Each month, your new cartridges show up like clockwork. Not only can this save you money, but you also don’t need to think about ordering more razors or leaving the house to pick up another pack at your nearest drugstore.

7. Fix Your Leaky Showerhead

I once had a small plumbing issue that needed attention. People often pay $100 just for a plumber to walk in the door. 

Fortunately, I was able to fix my leaky shower head on my own and save money in the process. Here’s a quick “how to” video I recorded of the repair. Hopefully, it can help you save money at home if you encounter the same problem!

8. Clear Your Pipes

It’s essential to check your radiators regularly and bleed them when necessary. Also, clear your drains and the gutters to prevent blockages that could require an expensive visit from a professional to fix.

One simple and chemical-free method to ensure your drains are clear is to use a homemade baking soda and boiling water solution. Pour one cup of baking soda into the pipe, followed by three cups of boiling water.

Then, you can follow that with a cup of vinegar to create a fizzing action that can dislodge any existing blockages.

9. Refresh Exterior Paintwork

The harsh wind and rain of winter or the blazing summer sun can damage exterior paintwork, so ensure your house’s paint is in optimum condition. Sand down paintwork and give it another coat of hard-wearing exterior paint to increase protection if needed.

Don’t wait for paintwork to start flaking before you act. Prevention is always best, and the last thing that you want is for rot to set in on your window frames, doors, and any other exterior woodwork.

10. Check Your Roof Tiles

High winds, rain, and snow mean that your roof can take a beating. Not only can losing tiles off of your roof cause damage to your home and let water in, but falling roof tiles are also hazardous.

Check your roof tiles and ensure they are all secure before they become a more costly problem.

11. Set Up Online Bill Pay

When I changed banks to online-only banking, I knew I wanted to keep my money organized. You all know how I like to use aggregators to keep everything in one place. Unsurprisingly, online bill pay is exciting for someone like me.

Bill pay is not only a cool tool for paying your bills, but you can even get your bills there. Most credit card, phone, internet, TV, and utility providers work with banks to deliver your bill automatically via bill pay.

Once you are set up, you don’t have to log into one website to pay for your cell phone, a different site for your internet, another for each credit card, and your other bank’s site for your mortgage. You can do those all from one place.

Plus, you can automatically pay your bills, so you never miss a payment. This can help you avoid late fees. So, the next time you are home watching your favorite TV show, set up online bill pay. It’s an easy way to save money at home while sitting on your couch.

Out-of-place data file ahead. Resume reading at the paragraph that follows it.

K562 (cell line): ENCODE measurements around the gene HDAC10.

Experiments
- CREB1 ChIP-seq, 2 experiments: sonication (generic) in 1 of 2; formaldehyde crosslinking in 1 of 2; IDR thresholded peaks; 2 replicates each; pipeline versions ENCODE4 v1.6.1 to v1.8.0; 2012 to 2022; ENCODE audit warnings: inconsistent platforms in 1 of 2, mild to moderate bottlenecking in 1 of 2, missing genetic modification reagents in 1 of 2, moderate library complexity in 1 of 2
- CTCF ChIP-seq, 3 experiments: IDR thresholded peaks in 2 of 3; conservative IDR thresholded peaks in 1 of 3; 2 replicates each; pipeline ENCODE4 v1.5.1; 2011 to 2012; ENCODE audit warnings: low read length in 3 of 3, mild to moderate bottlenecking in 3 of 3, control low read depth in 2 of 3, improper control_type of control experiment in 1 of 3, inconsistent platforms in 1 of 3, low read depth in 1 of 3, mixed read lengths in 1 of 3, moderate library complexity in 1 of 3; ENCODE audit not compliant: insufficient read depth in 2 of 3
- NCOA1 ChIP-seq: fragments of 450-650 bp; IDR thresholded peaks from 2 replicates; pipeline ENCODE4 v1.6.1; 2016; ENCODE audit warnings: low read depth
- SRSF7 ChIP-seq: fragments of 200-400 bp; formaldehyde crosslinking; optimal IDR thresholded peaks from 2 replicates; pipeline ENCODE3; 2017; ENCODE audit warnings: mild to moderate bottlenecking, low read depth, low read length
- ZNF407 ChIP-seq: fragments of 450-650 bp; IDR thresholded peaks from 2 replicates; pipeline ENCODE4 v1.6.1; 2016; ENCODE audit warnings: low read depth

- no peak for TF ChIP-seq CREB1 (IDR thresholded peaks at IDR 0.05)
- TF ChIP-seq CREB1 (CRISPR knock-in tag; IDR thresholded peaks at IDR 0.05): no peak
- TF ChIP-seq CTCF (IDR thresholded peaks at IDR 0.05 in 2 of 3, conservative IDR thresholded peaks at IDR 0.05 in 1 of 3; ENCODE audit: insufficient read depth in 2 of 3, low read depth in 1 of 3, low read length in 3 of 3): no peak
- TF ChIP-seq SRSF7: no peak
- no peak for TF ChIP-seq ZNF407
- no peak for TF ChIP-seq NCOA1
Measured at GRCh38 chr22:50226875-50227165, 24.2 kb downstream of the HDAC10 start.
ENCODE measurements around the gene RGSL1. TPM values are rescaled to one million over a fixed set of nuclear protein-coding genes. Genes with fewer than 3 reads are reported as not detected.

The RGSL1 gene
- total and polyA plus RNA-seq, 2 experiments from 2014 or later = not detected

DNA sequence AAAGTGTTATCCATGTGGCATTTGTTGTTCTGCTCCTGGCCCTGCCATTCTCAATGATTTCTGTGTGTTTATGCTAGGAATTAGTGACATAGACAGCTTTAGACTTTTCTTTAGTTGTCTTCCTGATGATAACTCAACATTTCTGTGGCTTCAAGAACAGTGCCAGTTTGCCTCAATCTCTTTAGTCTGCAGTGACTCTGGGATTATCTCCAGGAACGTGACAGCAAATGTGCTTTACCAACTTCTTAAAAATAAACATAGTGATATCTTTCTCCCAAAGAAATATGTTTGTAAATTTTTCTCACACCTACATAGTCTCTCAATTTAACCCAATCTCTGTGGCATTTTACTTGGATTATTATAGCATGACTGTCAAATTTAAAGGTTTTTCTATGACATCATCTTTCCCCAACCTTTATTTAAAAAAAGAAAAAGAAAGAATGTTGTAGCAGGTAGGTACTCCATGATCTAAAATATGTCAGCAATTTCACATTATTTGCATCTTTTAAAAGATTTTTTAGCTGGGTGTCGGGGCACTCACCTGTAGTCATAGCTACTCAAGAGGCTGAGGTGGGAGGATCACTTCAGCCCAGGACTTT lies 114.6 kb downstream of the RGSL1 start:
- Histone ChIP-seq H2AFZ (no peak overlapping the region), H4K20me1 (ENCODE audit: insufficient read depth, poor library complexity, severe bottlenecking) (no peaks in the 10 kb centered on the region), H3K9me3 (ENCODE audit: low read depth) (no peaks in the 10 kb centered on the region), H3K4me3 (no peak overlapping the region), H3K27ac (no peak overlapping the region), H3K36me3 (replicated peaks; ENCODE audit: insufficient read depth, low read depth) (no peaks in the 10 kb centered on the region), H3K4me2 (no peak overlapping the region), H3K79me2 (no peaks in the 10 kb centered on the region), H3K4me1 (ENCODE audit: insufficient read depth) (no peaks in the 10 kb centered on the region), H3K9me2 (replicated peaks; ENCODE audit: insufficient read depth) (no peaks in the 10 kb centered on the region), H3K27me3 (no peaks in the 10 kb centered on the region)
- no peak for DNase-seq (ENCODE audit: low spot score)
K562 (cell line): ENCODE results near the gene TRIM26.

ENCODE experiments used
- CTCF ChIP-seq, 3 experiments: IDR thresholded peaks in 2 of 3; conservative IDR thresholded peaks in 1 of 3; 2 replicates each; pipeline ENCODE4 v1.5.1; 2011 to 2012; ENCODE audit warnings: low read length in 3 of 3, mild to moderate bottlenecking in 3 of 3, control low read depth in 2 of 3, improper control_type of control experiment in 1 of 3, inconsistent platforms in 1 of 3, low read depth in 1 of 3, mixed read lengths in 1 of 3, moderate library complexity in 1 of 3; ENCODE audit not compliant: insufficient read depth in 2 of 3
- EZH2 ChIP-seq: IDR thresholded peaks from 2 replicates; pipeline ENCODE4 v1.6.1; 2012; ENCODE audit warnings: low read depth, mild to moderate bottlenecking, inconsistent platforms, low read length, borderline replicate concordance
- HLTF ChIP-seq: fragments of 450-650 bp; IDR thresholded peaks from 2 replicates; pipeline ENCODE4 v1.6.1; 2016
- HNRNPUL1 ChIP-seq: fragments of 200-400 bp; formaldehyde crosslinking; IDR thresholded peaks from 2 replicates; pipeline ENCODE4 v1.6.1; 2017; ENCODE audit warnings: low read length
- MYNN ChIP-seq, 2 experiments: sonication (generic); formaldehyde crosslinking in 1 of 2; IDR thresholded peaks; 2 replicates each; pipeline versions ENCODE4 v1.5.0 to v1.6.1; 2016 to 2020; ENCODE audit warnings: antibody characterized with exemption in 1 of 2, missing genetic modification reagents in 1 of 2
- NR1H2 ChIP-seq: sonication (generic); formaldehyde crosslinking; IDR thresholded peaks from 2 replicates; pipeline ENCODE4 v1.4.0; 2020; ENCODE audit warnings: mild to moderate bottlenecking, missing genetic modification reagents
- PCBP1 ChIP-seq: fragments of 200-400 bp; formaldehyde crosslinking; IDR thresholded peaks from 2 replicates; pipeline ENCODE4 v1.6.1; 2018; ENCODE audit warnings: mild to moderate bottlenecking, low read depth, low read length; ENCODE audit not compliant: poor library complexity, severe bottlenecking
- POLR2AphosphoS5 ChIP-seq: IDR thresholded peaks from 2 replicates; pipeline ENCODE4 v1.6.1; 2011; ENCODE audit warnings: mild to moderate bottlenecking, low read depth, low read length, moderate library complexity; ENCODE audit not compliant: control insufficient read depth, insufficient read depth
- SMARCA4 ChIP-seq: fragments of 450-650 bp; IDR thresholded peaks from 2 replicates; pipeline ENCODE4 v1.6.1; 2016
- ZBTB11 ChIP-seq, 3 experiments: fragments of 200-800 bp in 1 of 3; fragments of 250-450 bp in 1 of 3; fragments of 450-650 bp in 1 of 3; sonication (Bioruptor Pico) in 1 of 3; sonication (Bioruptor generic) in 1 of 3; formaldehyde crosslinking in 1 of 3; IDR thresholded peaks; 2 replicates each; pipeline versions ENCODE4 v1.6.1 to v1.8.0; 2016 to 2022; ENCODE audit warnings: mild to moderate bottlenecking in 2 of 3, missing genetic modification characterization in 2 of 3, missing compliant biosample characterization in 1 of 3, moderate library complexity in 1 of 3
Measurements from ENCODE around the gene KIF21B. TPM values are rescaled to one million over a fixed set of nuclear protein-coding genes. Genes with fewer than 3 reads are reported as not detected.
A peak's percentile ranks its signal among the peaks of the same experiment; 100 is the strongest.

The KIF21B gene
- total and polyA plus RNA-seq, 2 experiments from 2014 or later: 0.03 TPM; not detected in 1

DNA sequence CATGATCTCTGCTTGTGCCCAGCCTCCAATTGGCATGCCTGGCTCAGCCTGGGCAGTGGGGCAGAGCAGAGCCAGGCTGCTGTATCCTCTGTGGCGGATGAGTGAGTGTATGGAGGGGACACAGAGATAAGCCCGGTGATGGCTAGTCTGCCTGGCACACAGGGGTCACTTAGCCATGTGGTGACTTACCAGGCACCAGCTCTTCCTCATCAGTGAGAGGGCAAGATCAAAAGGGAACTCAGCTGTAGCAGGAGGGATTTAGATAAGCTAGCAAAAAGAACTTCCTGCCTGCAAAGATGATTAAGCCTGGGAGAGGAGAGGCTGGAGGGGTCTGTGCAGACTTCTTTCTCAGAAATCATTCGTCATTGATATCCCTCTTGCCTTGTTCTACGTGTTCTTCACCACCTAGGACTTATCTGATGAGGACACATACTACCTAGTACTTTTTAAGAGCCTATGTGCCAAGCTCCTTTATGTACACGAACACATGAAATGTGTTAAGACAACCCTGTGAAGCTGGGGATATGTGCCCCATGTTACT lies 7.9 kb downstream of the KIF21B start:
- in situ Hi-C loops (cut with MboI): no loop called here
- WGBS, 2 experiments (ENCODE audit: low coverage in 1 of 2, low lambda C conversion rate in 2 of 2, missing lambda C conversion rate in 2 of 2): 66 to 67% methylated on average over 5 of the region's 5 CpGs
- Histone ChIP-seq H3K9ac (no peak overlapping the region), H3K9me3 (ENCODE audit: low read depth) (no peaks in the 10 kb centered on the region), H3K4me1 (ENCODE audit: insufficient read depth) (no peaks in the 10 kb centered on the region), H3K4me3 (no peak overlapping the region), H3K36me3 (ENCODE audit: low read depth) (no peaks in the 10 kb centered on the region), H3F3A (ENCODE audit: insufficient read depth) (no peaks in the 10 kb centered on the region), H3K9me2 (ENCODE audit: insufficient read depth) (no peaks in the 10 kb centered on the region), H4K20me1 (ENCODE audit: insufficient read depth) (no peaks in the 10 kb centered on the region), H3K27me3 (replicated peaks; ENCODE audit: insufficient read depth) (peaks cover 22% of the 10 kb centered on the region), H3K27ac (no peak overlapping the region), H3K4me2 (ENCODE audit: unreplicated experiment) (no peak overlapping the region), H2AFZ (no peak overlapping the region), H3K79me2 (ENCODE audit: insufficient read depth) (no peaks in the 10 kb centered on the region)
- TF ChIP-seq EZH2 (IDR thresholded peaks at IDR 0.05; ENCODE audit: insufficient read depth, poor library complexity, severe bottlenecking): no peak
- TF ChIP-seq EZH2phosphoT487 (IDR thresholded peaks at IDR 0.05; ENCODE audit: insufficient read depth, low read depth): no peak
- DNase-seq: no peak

save money at home

12. DIY vs. Hiring a Professional

If something breaks at your house, you might be able to fix it yourself. I am not an overly handy guy, but I have installed and removed toilets, changed locks, repaired cabinets, and done a handful of other tasks around the house with no problems.

That said, before you do any work on your house, make sure you have the proper skills. For example, if you are working on anything electrical, it is important you don’t injure yourself or burn your house down. If you don’t know how to do electrical, don’t do it. Call a professional instead.

For more cosmetic-based projects, it might be worth trying to DIY since you won’t risk substantial damage to your home. However, the final result might not look as good as hiring a professional.

13. Know When to Buy vs. Rent Tools

If you own your own home, you might like to do upgrades yourself. Chances are you have a standard toolset, but the day will come when you need a more substantial tool for your projects.

For example, let’s say you decide to install your own hardwood floor. Buying a flooring nailer would cost you over $400. If you use it for three projects over ten years, you are looking at over $130 per use. A rental will only run about $50-$60 daily, so renting is the better choice.

Alternately, if you do regular woodworking projects, investing in a portable saw for $200 might make more sense. If you use it once a year for five years, you have easily broken even on buying this over renting it.

When you are on the fence about buying or renting an expensive tool, analyze the cost to rent vs. buy. First, come up with a realistic estimate of how often you would really use it. Don’t overestimate. You know yourself and how often you actually do DIY projects.

Divide the purchase cost by the number of times you will use the tool over a reasonable lifespan. Then, figure out the price to rent it that many times. If the cost to buy is lower, buy away. If not, you are better off renting to save money.

14. Make Money Cleaning Out Your Home